"The Wolverine" should claw its way to a healthy box-office win this weekend, as Hugh Jackman's mutant hero returns to theaters with another solo outing. But what if you're not a super-fan of superheroes? Maybe you're suffering from blockbuster burnout, and need an entertainment option of a kinder, gentler ilk. Here are some options, from lesser-known movies to home video and book choices.
You may not find "Fruitvale Station" playing next to "The Wolverine" and "Pacific Rim" at your local mall multiplex. But it's worth seeking out at an arthouse or indie theater if need be. It's based on the true story of Oscar Grant, 22, who was shot to death by a police officer at a San Francisco train station in the early hours of New Year's Day 2009. Grant was no saint, and the film doesn't portray him as such, but he was handcuffed and unarmed when he was killed by the officer, who had announced he was going for his Taser, then suddenly drew a gun and fired into Grant's back. The film won both the Grand Jury Prize for dramatic feature and the Audience Award for U.S. dramatic film at the 2013 Sundance Film Festival. See it with someone you're comfortable discussing social issues with, because whatever your mindset going in, you'll want to talk about it. (Check local theater listings.)
The final eight episodes of "Breaking Bad" are speeding towards us like a meth-powered RV, and if you need to catch up, the time is now. You can watch the already aired episodes on DVD or via online streaming, and there are plenty of online dissections of each episode's pros and cons. Walter White's transformation from Mr. Chips to Scarface has been an engrossing and terrifying one, and how it will end is anyone's guess. (Aug. 11, 9 p.m., AMC.)
'Orange Is the New Black'
"Orange Is the New Black" is no "Oz." This new Netflix-only series focuses on Piper Chapman, a wealthy blonde New Yorker who finds herself a fish out of water when she's sent to a women's prison for 15 months. Piper is accustomed to making artisanal soaps and wearing designer clothes, not fighting for phone calls and wearing neon-orange prison garb. The women she meets are fascinating, including Laura Prepon of "That '70s Show" as the lover who helped land Chapman behind bars in the first place, and an almost unrecognizable Kate Mulgrew as the prison cook who tries to starve Chapman out after a poorly timed insult. (Netflix streaming.)
'The Way Way Back'
The Atlantic said "The Way Way Back" may be the best movie of the summer, and includes A-list star Steve Carell, yet even the most dedicated moviegoer can be forgiven for not knowing about it -- it hasn't seen even a quarter of the publicity blitz that surrounds movies like "Pacific Rim." Kids of the 1970s and '80s will remember that "the way back" was what many of us called the oddly situated seats in the far back of a station wagon, and that's where 14-year-old Duncan (Liam James) sits. He's struggling through life as his mom (Toni Collette) contemplates marrying her boorish boyfriend (Steve Carell). He meets pals at a local water park called Water Whizz and hears rumors that someone one passed another person in the tube slide, which seems impossible. One guess if it really is. (In theaters now.)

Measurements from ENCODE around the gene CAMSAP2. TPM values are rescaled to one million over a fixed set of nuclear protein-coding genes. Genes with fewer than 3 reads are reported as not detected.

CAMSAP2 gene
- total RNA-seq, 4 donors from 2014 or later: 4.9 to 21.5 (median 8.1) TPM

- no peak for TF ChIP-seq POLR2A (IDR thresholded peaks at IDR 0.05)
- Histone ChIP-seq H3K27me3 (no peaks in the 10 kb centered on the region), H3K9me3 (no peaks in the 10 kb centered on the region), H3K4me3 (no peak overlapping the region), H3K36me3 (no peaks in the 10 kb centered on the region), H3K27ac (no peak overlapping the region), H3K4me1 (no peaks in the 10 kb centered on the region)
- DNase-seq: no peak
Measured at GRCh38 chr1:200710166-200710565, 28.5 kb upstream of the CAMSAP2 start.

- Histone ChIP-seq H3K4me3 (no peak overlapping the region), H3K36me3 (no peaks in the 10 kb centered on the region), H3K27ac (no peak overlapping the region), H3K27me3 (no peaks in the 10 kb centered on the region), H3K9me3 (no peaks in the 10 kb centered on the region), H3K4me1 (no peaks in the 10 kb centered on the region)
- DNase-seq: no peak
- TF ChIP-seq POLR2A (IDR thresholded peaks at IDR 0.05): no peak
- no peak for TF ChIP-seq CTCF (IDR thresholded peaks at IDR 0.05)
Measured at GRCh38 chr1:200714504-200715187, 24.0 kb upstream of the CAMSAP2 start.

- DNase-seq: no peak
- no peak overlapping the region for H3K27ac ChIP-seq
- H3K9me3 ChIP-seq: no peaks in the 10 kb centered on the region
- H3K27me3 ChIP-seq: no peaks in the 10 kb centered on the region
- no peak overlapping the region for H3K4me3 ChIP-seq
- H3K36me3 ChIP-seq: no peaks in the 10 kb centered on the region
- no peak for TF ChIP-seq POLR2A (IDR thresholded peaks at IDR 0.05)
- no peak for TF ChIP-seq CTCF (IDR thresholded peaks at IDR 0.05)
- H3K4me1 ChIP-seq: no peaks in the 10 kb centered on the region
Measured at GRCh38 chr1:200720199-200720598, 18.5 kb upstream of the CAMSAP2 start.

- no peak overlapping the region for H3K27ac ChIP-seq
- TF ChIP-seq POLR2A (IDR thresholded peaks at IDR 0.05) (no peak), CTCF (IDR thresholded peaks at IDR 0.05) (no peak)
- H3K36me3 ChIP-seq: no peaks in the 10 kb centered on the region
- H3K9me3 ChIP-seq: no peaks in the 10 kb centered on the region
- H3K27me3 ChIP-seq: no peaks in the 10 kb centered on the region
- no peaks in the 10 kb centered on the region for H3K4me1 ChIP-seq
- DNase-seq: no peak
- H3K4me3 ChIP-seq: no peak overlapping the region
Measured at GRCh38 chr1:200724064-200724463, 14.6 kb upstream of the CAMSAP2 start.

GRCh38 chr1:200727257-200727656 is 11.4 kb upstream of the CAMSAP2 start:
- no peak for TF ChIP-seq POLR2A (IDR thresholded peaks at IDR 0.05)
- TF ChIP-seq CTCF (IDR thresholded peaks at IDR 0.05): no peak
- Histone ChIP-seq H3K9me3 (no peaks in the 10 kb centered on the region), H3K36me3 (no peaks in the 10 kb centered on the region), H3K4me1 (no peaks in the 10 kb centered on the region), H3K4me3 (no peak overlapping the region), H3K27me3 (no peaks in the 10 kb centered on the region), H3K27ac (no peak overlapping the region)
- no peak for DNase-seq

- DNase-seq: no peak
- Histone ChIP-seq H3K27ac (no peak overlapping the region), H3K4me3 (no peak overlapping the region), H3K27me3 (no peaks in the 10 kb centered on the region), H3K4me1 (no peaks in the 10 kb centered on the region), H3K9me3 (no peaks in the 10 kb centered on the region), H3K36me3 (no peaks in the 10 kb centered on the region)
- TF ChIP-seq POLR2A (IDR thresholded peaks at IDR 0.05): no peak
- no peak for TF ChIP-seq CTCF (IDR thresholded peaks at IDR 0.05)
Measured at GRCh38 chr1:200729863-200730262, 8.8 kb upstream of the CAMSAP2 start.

Books where you're not sure if you can trust the narrator make for bumpy and intriguing reads. The 2012 bestseller "Gone Girl" by Gillian Flynn takes a wife's disappearance and forces the reader to stay alert, hopping from one possible scenario to another. You'll be reminded of the Laci Peterson case more than once. And if you like the book, get ready for the eventual movie, which will star Ben Affleck and Rosamund Pike as the main couple. (In bookstores and available for download now.)
Need a book to keep you laughing while you're living in your 'Bring (Chrysler Sebring) or downing brews at 'Bee's (Applebee's)? You need to get your hands on "Power Moves," you guys. The new book is an in-depth look at the life of (fictional, or so they say) Karl Welzein, the bad boy behind the hilarious Dad Boner Twitter feed. Karl must cope with Nosey Lady at work and a wife and kids who just don't get his rockin' off-the-chain, all-American life. How is this book not No. 1 in America? Kinda concerning, you guys.